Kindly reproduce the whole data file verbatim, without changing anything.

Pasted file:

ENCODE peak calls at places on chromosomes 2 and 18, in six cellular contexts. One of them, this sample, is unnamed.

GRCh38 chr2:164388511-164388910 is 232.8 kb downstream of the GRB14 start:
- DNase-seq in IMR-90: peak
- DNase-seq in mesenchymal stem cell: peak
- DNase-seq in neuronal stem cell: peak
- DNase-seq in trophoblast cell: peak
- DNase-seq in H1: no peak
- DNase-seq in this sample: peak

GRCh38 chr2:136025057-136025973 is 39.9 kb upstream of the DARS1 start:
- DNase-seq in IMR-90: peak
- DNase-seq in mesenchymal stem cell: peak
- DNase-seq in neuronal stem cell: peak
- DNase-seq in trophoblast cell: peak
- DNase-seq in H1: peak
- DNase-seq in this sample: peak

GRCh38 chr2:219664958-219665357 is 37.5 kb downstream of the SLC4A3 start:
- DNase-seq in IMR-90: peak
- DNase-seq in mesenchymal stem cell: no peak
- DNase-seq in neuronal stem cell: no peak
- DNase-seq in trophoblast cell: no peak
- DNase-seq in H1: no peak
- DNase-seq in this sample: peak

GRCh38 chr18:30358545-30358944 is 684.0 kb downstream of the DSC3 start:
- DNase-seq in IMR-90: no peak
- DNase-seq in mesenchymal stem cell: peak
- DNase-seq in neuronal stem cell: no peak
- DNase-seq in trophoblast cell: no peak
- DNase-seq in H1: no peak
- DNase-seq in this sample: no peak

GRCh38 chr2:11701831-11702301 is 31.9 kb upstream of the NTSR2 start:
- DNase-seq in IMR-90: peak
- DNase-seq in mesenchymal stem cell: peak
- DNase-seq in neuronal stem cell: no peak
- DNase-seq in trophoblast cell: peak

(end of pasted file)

ENCODE peak calls at places on chromosomes 2 and 18, in six cellular contexts. One of them, this sample, is unnamed.

GRCh38 chr2:164388511-164388910 is 232.8 kb downstream of the GRB14 start:
- DNase-seq in IMR-90: peak
- DNase-seq in mesenchymal stem cell: peak
- DNase-seq in neuronal stem cell: peak
- DNase-seq in trophoblast cell: peak
- DNase-seq in H1: no peak
- DNase-seq in this sample: peak

GRCh38 chr2:136025057-136025973 is 39.9 kb upstream of the DARS1 start:
- DNase-seq in IMR-90: peak
- DNase-seq in mesenchymal stem cell: peak
- DNase-seq in neuronal stem cell: peak
- DNase-seq in trophoblast cell: peak
- DNase-seq in H1: peak
- DNase-seq in this sample: peak

GRCh38 chr2:219664958-219665357 is 37.5 kb downstream of the SLC4A3 start:
- DNase-seq in IMR-90: peak
- DNase-seq in mesenchymal stem cell: no peak
- DNase-seq in neuronal stem cell: no peak
- DNase-seq in trophoblast cell: no peak
- DNase-seq in H1: no peak
- DNase-seq in this sample: peak

GRCh38 chr18:30358545-30358944 is 684.0 kb downstream of the DSC3 start:
- DNase-seq in IMR-90: no peak
- DNase-seq in mesenchymal stem cell: peak
- DNase-seq in neuronal stem cell: no peak
- DNase-seq in trophoblast cell: no peak
- DNase-seq in H1: no peak
- DNase-seq in this sample: no peak

GRCh38 chr2:11701831-11702301 is 31.9 kb upstream of the NTSR2 start:
- DNase-seq in IMR-90: peak
- DNase-seq in mesenchymal stem cell: peak
- DNase-seq in neuronal stem cell: no peak
- DNase-seq in trophoblast cell: peak